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Today, we thought it would be fun to explore the rich history of Notary Publics and trace the roots back to Ancient Times. I hope you enjoy the following fascinating Notary Blog post. For a wide-ranging host of Notary blog topics, please visit our free notary blog page:


Embarking on a historical journey, today we explore the long-held traditions of notarization, a practice deeply embedded in the roots of human civilization. In this exploration, we delve into the origins of notarization and traverse the landscapes of ancient Mesopotamia and Egypt, ancient Greece and Rome, and the evolution of notarial roles in medieval Europe.

Ancient Notarial Practices in Mesopotamia and Egypt:

Clay Tablets and Scribes in Mesopotamia

In the cradle of civilization, Mesopotamia, notarization took tangible form through the use of clay tablets. Scribes, wielding the power of cuneiform script, meticulously recorded significant transactions and agreements. These early notarial practices aimed to provide an enduring record, setting the stage for the meticulous documentation that modern notaries uphold today.

Papyrus Scrolls and Hieroglyphics in Egypt

Moving to the banks of the Nile, ancient Egypt boasted a sophisticated notarial system. Scribes, armed with papyrus scrolls and hieroglyphics, documented legal transactions, emphasizing the importance of written records. The use of seals, a hallmark of notarial practices, can be traced back to this era, signifying the authenticity of documents and adding an extra layer of security. These early notary seals were often unique to individuals or institutions, establishing a link between the document and its legitimate origin.

Notaries in Ancient Greece and Rome:

The Athenian Agora and the Role of Notaries

In Ancient Greece, the agora served as a hub for civic activities, including notarial functions. Notaries, often affiliated with governmental bodies, authenticated legal documents, instilling a sense of credibility into transactions. The use of wax seals emerged during this period, becoming a symbol of authority and integrity. The notary seal, typically engraved with symbols or initials, represented the notary’s credibility and authority, providing a visual assurance of the document’s authenticity.

Roman Tabelliones and Legal Documentation

Rome, known for its legal advancements, introduced tabelliones – individuals appointed to document legal proceedings. These early notaries played a crucial role in drafting wills, contracts, and other legal instruments. The Roman notarial system laid the groundwork for the notarial roles seen in various cultures throughout history. For the very best, state-approved notary seals, please visit Anchor Stamp:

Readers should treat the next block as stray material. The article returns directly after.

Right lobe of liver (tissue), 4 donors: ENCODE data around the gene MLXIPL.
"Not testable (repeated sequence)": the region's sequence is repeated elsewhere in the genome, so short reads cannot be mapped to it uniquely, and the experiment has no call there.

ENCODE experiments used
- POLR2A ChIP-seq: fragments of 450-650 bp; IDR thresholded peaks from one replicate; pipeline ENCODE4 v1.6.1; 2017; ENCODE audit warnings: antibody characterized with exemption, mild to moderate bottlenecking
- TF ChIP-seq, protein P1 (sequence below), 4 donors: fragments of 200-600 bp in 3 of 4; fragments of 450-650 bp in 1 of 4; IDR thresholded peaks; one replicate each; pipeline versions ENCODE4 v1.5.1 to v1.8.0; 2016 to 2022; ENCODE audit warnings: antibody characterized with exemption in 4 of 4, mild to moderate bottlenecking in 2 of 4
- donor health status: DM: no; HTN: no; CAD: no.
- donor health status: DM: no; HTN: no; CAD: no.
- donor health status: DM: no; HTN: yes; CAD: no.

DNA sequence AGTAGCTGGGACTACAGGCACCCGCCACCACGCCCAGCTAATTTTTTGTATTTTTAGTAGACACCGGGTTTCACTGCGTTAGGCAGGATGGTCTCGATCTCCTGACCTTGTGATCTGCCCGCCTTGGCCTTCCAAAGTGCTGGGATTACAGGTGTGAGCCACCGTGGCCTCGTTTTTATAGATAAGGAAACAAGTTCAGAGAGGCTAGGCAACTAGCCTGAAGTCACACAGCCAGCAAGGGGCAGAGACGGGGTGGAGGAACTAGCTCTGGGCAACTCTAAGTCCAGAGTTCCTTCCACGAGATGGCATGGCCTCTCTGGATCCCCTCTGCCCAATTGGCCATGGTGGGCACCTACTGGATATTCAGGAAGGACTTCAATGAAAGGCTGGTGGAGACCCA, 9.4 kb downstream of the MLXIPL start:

Evolution of Notarial Roles in Medieval Europe:

Ecclesiastical Notaries and the Preservation of Knowledge

As Europe entered the medieval era, the Church played a significant role in notarial practices. Ecclesiastical notaries were tasked with recording and authenticating various documents, contributing to the preservation of knowledge. Manuscripts, adorned with ornate seals, became a hallmark of notarial deeds during this period. Over time, the practice of using notary embossers evolved and persisted through medieval Europe. The development of the notarial seal continues to be a vital component in notarial duties today.

Guilds and the Professionalization of Notaries

The medieval guild system witnessed the professionalization of notaries. Guilds regulated the activities of notaries, ensuring a certain standard of expertise. During this time, notaries expanded their roles to include attestations, further solidifying their importance in legal transactions.


In conclusion, the origins of notarization are deeply rooted in the annals of human history. From the clay tablets of Mesopotamia to the guilds of medieval Europe, the evolution of notarial practices has been a captivating journey. Today, notaries continue to uphold the tradition of authentication, drawing inspiration from the rich tapestry of early notarial roles.

By understanding the historical context of notarization, modern notaries can appreciate the significance of their roles and contribute to the legacy of this time-honored profession. As we navigate through the complexities of the past, the role of notaries remains a beacon of trust, ensuring the authenticity and legality of important documents in the present day.

About the Author: Thomas McTague is the owner of Anchor Rubber Stamp Co. Inc. and with 30 years of experience in the Notary Industry.